Sleeplessness is a common malady of business leaders whose companies have had to undergo a product recall. When a recall hits home, how well a company prepares for and manages the recall requirements can mean the difference between preserving customer loyalty and severely damaging the brand reputation, or even worse…sink a business entirely. Anxiety levels spike throughout the company as leaders brace for bad publicity, lower earnings, lost market share, legal liability, or a host of other unwanted outcomes.
History offers a long list of recall horror stories with a wide variety of missteps that created them. But after charting recall trends over the past several years, we’ve identified the four most common causes of recall-induced anxiety. The following describes some examples, the causes, and how to mitigate the negative fallout.
Ineffective recall execution
Most poorly executed recalls involve a few missteps that can damage a brand’s reputation for years to come. It usually comes down to ineffective communications, inadequate resources thrown at the process, mishandling of the affected product, or a combination of them all.
Companies should do everything they can to effectively communicate with retailers, distributors, and customers every step of the way. For instance, we’ve seen some companies update their hotline numbers, but then neglect to communicate that change. Some customers will bypass hotlines and seek information directly from the company’s website, causing a huge and sudden spike in web traffic. Failure to plan for this influx can leave customers frustrated and angry.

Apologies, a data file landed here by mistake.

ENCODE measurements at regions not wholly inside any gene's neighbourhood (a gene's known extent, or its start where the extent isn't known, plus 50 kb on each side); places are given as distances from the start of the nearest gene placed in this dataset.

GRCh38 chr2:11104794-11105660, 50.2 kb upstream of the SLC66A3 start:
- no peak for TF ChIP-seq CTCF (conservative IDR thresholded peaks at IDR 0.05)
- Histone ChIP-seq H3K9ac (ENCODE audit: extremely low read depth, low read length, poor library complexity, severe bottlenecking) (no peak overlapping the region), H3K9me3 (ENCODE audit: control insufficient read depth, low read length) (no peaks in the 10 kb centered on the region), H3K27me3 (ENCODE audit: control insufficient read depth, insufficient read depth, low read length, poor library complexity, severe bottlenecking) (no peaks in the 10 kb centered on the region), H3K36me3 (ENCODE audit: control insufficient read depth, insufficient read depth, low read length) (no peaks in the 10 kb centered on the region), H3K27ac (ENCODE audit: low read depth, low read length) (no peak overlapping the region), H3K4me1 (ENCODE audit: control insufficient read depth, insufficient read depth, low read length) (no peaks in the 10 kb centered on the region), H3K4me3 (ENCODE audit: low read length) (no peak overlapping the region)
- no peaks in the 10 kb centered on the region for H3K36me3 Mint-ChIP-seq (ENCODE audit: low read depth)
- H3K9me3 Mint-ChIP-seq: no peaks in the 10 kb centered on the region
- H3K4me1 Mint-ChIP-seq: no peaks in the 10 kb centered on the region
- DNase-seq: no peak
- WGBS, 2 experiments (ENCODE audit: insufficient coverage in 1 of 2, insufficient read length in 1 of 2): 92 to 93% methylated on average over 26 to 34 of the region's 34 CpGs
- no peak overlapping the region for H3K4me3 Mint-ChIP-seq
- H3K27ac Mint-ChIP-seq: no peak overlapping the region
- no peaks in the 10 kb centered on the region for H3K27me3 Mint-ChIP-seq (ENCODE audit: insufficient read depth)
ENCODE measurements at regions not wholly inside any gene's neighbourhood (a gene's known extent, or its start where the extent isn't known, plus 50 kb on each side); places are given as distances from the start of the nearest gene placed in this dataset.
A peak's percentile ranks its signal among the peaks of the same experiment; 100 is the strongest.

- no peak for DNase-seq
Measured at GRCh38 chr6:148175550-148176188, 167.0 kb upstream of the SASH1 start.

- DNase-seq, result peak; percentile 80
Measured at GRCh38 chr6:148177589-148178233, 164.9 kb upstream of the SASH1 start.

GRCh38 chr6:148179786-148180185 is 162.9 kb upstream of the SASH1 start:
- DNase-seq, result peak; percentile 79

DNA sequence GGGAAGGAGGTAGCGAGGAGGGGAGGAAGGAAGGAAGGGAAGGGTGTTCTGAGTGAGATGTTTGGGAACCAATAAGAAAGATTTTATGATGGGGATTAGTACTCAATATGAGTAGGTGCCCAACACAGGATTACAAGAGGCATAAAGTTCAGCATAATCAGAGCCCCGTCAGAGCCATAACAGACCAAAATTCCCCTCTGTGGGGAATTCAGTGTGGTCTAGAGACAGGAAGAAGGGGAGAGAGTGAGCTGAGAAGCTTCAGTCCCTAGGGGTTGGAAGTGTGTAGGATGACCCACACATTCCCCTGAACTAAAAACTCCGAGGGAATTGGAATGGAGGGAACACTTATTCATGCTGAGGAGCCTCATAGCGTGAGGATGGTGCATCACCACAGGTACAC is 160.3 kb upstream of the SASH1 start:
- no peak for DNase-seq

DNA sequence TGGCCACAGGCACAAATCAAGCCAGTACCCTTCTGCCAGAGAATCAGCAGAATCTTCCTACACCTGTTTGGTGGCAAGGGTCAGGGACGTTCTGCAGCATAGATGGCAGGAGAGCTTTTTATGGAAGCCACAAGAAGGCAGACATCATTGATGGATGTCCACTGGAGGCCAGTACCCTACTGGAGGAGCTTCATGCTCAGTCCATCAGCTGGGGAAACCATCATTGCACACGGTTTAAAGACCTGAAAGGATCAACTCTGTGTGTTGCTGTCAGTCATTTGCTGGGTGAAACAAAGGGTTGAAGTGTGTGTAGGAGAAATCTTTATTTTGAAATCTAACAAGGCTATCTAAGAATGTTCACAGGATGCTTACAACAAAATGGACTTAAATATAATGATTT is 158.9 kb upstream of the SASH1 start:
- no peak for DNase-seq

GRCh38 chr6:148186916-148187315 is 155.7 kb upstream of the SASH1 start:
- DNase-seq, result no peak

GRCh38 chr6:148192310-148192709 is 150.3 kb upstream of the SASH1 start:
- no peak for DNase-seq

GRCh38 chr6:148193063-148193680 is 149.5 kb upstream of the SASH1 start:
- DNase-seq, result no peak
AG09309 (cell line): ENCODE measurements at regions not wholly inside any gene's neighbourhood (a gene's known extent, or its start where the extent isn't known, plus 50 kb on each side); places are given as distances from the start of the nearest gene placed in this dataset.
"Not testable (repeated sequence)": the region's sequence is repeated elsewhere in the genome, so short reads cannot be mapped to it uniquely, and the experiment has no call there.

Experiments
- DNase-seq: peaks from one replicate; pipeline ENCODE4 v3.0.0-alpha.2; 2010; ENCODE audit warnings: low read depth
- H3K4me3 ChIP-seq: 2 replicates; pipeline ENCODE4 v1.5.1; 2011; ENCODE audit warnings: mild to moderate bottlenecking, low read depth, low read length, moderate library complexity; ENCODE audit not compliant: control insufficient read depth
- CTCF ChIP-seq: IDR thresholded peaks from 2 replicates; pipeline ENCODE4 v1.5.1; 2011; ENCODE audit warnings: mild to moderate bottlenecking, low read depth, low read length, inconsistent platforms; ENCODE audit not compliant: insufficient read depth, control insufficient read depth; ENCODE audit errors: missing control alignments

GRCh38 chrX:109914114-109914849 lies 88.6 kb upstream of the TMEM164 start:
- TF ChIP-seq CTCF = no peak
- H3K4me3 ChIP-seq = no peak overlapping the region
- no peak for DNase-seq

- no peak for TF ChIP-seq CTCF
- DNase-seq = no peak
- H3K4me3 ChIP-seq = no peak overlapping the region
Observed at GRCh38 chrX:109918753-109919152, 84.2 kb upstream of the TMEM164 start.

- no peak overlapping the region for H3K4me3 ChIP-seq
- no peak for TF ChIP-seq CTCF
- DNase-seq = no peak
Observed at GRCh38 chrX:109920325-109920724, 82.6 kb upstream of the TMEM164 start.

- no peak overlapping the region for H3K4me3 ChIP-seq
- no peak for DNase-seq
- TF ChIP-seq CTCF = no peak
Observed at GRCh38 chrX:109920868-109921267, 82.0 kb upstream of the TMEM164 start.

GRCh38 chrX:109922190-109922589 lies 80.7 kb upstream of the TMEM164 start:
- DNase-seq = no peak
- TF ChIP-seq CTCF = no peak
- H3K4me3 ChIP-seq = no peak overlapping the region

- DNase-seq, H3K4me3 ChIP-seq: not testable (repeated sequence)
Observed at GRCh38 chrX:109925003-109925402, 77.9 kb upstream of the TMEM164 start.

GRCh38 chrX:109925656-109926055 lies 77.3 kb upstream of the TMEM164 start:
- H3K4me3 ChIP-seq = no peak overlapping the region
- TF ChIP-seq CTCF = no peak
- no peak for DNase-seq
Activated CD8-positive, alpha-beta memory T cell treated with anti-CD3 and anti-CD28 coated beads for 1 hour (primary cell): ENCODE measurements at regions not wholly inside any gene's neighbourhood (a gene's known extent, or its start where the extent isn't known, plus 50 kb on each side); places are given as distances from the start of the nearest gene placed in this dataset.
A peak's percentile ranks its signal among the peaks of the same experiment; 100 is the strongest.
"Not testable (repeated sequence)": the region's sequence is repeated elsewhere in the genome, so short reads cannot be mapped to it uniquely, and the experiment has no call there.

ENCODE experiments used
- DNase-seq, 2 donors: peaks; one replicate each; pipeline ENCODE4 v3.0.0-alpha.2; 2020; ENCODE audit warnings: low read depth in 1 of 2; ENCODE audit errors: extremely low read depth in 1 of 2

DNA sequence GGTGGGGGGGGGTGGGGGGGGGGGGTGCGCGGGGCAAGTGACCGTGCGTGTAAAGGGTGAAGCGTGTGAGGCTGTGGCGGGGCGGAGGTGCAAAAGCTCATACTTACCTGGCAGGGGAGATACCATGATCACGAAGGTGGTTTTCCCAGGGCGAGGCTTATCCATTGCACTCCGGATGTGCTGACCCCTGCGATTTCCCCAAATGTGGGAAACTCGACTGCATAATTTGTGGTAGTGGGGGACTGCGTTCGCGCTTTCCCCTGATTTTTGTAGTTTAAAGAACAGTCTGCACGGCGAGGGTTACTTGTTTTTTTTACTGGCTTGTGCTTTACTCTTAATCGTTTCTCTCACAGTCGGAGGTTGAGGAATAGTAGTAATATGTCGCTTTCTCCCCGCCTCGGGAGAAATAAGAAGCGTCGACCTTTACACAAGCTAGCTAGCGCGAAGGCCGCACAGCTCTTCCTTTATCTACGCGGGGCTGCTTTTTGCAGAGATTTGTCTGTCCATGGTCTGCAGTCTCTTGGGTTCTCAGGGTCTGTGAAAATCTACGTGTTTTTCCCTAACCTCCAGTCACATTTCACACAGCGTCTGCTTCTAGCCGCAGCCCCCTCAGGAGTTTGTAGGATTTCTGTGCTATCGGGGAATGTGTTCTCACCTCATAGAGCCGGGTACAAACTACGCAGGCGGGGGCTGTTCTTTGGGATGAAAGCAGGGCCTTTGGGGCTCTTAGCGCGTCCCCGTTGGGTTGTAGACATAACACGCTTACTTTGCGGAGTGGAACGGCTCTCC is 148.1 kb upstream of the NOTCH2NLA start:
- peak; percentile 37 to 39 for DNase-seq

Effectively communicating a recall event goes beyond adequate phone and web capabilities. One popular beverage company experienced a recall for a relatively minor issue, but suffered significant blowback because it had no plan for effectively communicating the situation to the public. Representatives across the company offered conflicting and sometimes incorrect information, causing unnecessary confusion. As a result, its market share fell drastically – by as much as half in some areas – and took several years to recover while its competitors took advantage of the gap.
Heightened media attention
There’s no getting around the fact that recalls create news. And in many cases, media outlets play an important role in raising awareness and response rates for recalls. But a number of factors can jettison a recall into an unwanted negative news story that can cause severe brand damage.
Of course, cases of reported injuries, property damage, and deaths inevitably heighten media visibility. We’ll talk more about that in the next section.
The “eww!” factor is another prominent driver of unwanted media attention. Foreign objects in food and pharmaceuticals aren’t uncommon. When those materials are plastic or metal, for example, they will probably receive some coverage. But objects such as rodents, insects, and hair – while not necessarily more hazardous than many recall causes – tend to make people take notice, and media outlets are no exception.